In the most recent case, practice ensured reduced risk to Savannah River Remediation (SRR) workers modifying underground radioactive waste transfer lines in support of Salt Waste Processing Facility (SWPF) integration.
SRR is responsible for integrating the SWPF into SRS liquid waste facilities. SWPF, currently in testing and commissioning, will be the key facility to process remaining salt waste inventory at SRS.
Among integration work is physical tie-ins of the transfer lines. SRR construction workers completed an exploratory excavation of the transfer line area in December 2017 to determine the configuration needed for the line work.
At that time, it was discovered that the transfer line to be modified had higher radiation rates than expected. To ensure the construction team could safely perform this work, a mock-up of the excavation was performed to resolve potential issues. The mock-up included other transfer lines that were within the excavation boundary to realistically show how the conditions would be during the actual tie-in work. The mock-up area, fabricated by SRR construction forces, was 8 feet wide, 12 feet long, and 4 feet deep.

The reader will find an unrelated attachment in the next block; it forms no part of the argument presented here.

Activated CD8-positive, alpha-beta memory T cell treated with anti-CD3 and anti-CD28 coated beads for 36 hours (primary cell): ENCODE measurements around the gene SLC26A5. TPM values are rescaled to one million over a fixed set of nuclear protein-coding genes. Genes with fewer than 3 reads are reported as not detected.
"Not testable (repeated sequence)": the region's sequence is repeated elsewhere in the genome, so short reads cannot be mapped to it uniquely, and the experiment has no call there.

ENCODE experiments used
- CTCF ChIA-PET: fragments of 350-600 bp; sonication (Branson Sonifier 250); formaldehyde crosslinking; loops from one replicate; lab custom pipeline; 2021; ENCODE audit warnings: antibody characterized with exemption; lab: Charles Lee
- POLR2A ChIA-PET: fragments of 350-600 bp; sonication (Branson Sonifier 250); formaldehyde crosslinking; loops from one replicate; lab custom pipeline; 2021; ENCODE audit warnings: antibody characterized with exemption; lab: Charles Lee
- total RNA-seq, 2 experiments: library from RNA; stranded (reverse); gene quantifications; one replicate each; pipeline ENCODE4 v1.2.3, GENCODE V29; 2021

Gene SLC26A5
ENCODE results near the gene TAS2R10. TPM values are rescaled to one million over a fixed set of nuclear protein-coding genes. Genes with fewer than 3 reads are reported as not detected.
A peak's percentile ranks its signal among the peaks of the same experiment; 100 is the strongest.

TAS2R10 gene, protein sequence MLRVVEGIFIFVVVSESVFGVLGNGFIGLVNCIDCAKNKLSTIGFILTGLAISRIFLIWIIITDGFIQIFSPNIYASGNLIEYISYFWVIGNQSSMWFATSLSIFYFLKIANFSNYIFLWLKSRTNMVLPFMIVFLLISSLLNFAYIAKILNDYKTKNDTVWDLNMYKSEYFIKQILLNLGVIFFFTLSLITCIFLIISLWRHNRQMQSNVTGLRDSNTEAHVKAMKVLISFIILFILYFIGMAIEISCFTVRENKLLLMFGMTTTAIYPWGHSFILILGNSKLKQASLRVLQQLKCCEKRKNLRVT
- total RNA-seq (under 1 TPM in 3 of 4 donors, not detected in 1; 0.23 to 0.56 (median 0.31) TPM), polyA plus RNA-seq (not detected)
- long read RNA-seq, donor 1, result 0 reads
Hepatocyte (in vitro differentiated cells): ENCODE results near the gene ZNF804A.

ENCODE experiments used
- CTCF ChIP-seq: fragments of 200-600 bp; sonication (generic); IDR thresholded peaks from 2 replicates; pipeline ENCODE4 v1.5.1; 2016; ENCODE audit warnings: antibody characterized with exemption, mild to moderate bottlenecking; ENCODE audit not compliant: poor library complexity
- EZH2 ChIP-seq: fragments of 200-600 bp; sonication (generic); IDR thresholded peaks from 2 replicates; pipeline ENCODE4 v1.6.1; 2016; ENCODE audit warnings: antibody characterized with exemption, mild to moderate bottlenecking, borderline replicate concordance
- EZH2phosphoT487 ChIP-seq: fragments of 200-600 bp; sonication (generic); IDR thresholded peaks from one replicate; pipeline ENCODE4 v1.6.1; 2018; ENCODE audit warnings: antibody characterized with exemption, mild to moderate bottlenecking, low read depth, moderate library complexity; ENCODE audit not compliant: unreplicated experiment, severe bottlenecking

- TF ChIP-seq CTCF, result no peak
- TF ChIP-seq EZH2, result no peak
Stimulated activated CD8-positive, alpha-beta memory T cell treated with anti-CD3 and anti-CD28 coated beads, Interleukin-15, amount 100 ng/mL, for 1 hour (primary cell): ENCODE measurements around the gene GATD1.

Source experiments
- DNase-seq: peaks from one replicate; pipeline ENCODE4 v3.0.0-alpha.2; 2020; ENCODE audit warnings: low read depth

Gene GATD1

DOE-Savannah River Assistant Manager for Waste Disposition Jim Folk said everyone wins anytime controls are implemented to reduce risk.
“The mock-ups used for the liquid waste operations and SWPF tie-in project are an ideal way to test the execution of this important but hazardous scope,” Folk said. “Ultimately, it helps to determine the tools and techniques that will be needed to perform the tie-ins while reducing exposure to the workers.”
Using mock-ups and remote tools, among other controls, will significantly reduce the risk and total radiological dose from this work, according to Keith Harp, liquid waste/SWPF integration program manager.
Completing the tie-ins for the transfer lines is expected to take place during the final SWPF tie-ins, which will be completed just prior to SWPF startup.